The designs don’t work like most patchwork (made from squares and rectangles) because the triangle is one sixth of a hexagon, and is based on a circle grid, not a square. This leads to rethinking your maths for quilts, but by her second book, Sara had great explanations for calculating how to cut the different sized triangles and part hexagons.
I was hooked!
Designs of my own
I designed the butterfly in The Best Things in Life are Free using these triangles in 1989, and the Reach for the Sky quilt a bit later.
I designed a couple of 3D isometric perspective quilts before Sara released her third book, called Building Block Quilts, featuring many 3D designs.
The quilts were getting blue ribbons at shows, and people wanted to know how they worked. I began to teach Sixty Degree Triangle classes all over Queensland. Some of these early design from students are quite good. None of us were very experienced in design and colour back then as patchwork was fairly newly revived in the late 1980s.
From stars to flowers to 3D, I never tire of playing with these triangle designs.
We have a full-size double bed in our Hyundai van, because we both have terrible backs and needed an excellent bed for travelling. I used blacks, whites and greys in one of Judy Turner’s tatami mat style designs, and had great fun quilting each rectangle in different quilting designs on my mid-arm quilting frame.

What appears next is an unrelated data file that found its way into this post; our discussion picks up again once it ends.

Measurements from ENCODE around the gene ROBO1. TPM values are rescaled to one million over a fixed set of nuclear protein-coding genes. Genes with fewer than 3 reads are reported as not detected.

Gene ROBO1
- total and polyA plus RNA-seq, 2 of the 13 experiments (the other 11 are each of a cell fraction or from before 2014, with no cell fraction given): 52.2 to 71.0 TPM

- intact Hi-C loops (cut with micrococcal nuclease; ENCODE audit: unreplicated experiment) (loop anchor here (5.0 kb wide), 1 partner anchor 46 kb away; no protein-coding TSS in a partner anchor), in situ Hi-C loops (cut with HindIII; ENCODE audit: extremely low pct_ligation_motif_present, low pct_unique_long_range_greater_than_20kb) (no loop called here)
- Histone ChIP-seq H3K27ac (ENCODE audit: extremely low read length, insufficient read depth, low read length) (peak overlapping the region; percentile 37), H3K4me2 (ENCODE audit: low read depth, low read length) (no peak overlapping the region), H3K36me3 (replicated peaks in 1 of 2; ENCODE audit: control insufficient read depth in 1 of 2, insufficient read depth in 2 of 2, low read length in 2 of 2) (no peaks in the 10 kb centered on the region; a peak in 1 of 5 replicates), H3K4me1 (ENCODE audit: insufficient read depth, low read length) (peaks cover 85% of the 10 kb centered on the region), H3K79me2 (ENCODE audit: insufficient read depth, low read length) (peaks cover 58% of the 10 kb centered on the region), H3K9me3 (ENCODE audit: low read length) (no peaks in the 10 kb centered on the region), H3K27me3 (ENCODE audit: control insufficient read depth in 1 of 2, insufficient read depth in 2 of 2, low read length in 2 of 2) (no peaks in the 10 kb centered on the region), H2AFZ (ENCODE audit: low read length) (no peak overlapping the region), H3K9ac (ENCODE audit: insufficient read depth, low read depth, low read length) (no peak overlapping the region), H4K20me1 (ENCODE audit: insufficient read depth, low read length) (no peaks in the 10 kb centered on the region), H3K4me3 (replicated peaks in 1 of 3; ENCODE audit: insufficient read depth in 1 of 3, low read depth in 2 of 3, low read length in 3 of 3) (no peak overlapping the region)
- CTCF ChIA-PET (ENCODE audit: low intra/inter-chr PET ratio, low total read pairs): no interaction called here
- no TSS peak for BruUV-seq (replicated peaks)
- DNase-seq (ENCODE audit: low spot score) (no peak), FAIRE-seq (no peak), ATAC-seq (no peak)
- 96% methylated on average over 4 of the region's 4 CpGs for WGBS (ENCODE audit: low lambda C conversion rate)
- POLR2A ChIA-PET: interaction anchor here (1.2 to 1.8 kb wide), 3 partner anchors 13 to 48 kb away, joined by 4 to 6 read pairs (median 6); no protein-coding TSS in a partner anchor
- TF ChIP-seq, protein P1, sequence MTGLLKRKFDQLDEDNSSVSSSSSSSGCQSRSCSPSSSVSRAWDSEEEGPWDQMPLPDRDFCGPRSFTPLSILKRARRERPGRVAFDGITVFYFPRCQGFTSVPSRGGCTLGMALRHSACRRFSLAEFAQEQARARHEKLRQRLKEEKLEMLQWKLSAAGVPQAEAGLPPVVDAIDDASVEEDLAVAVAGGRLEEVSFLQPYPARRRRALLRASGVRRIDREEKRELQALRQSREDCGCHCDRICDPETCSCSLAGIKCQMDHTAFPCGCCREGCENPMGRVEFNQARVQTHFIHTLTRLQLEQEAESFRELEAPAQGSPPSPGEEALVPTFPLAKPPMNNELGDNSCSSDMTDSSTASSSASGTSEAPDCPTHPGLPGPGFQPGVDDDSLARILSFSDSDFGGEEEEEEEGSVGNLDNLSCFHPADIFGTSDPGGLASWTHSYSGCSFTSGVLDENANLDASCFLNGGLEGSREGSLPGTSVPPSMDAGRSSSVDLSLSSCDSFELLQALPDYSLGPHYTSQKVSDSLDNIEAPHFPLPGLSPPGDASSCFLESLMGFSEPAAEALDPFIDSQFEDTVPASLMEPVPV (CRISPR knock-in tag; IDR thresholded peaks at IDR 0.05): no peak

Photos on quilts
Remember way back when I wrote A moment in Time – about printing on fabric for quilts?
Here’s one of the little scrapbook quilts:
I have been experimenting with some new information seen on a video at The Quilt Show recently, and will write some more about my experiments soon.
It’s nice to be quilting and designing for a change from web design work!
I found a great blotchy black and grey patchwork fabric that is perfect for Adam’s quilt.
The town they live in is near many coal mines and he is looking to work in a mine soon. Sara’s father has been managing coal mines in the district for many years, so a ‘mining’ theme is so appropriate.
I asked the question in my last post, what is an art quilt?
Is a quilt ‘art’ because it is outside the traditional patchwork style of quilt? Is it art simply because it has been hung on a wall instead of used as a bed covering?
These days many people hang quilts on the walls of their offices, or their homes, as decorative pieces, whether these quilts are so-called art quilts or are traditional style quilts used as artwork.
If it is hung as art, is it art?
Perhaps not, but if the owner of a quilt hangs it as art, then to that person it is an art quilt.
I consider some of my quilts to be art quilts, even although they are based on traditional blocks, they have been designed as art pieces, and meant to be hung as such.
This quilt, Come To The Water, is an interpretative quilt using a traditional patchwork block called Double Windmill as the background, and another old favourite quilt block, Grandmother’s Fan, as the windmill head. It was made to decorate my late husband’s newly refurbished office.